Historically, running native code on the web required a browser plugin. In 2013, we introduced the PNaCl sandbox to provide a means of building safe, portable, high-performance apps without plugins. Although this worked well in Chrome, it did not provide a solution that worked seamlessly across all browsers.Since then the web community has rallied around WebAssembly, as a cross-browser solution to high performance code. WebAssembly provides the speed necessary to build an in-browser video editor or run a Unity game at a high frame rate utilizing existing standards-based web platform APIs. Applications using WebAssembly already run in multiple browsers: Chrome and Firefox support WebAssembly natively and Edge and Safari support WebAssembly in preview versions of their browsers.Given the momentum of cross-browser support, we plan to focus our native code efforts on WebAssembly going forward. We will remove support for PNaCl in the first quarter of 2018 everywhere except inside Chrome Apps and Extensions. We believe that the ecosystem around WebAssembly makes it a better fit for new and existing high-performance web apps, and that usage of PNaCl is sufficiently low to warrant deprecation.We recognize that technology migrations can be challenging. To help ease the transition we have prepared a set of recommendations for existing PNaCl implementations to migrate to the web platform, as well as a feature roadmap for WebAssembly. As you embark on the migration process, please let us know if you run into any challenges, so that we can help make the shift as smooth as possible.With the launch of WebAssembly, the web platform has gained a foundation for a new generation of fast and immersive web apps that run in any browser. We’re excited to see what developers build next!Posted by Brad Nelson, Software Engineer on NaCl, PNaCl, and WebAssembly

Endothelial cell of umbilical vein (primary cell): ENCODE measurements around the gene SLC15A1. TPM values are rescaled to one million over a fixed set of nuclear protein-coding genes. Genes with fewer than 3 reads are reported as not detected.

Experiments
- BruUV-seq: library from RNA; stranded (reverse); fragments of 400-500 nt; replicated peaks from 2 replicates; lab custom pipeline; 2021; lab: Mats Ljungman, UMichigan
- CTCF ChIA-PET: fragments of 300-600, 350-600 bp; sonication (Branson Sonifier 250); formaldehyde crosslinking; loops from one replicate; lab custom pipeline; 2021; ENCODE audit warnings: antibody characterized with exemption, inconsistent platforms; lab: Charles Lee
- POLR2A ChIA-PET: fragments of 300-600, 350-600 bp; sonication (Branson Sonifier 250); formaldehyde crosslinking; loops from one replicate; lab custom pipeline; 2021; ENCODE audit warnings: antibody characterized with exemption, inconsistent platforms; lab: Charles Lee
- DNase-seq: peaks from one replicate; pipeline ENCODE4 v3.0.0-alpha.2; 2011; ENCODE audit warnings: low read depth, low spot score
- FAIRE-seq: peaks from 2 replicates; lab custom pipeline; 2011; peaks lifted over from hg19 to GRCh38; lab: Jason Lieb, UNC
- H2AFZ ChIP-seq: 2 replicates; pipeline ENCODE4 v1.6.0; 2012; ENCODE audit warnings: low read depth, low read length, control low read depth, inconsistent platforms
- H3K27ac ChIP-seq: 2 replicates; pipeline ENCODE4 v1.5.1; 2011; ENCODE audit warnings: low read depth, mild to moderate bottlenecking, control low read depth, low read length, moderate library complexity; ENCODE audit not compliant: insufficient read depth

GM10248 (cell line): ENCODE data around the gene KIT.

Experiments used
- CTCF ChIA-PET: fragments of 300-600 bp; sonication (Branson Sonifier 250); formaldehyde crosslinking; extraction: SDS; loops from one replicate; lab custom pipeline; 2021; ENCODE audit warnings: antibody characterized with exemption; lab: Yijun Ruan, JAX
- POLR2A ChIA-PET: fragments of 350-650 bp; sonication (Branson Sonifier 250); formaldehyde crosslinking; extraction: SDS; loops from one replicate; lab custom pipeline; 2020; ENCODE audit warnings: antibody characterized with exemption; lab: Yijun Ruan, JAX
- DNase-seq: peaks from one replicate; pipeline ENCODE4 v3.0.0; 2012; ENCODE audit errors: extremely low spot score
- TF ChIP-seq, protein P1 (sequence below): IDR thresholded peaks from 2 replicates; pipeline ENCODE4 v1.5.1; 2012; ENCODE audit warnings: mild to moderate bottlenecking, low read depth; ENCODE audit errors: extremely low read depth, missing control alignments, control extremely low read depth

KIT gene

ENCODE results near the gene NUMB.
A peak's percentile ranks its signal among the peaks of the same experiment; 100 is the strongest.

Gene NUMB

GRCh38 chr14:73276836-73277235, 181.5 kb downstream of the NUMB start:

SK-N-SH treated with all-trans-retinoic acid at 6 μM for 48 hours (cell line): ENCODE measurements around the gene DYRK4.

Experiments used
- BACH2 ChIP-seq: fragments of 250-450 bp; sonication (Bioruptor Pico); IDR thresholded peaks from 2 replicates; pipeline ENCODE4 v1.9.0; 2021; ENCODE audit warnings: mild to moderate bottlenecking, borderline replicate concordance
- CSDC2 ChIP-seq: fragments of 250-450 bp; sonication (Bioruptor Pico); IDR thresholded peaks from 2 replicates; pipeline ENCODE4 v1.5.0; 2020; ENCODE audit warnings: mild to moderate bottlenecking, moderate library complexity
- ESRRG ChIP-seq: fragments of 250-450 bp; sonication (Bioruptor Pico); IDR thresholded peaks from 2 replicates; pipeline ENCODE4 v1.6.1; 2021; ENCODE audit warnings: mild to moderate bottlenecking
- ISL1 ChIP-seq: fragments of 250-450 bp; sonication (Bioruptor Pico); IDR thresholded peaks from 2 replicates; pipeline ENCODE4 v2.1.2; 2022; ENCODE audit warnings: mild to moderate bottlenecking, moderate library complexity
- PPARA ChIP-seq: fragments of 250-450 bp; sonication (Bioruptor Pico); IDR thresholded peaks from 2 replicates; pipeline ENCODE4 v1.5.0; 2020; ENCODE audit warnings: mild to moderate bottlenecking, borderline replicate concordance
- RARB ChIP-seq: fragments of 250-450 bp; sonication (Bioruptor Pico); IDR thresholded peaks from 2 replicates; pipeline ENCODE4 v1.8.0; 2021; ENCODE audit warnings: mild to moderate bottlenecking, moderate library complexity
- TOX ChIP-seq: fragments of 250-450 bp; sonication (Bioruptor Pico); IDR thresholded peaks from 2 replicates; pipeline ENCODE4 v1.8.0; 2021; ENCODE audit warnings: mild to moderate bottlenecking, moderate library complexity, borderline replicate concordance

Source: Chromium Blog

Warren Edmond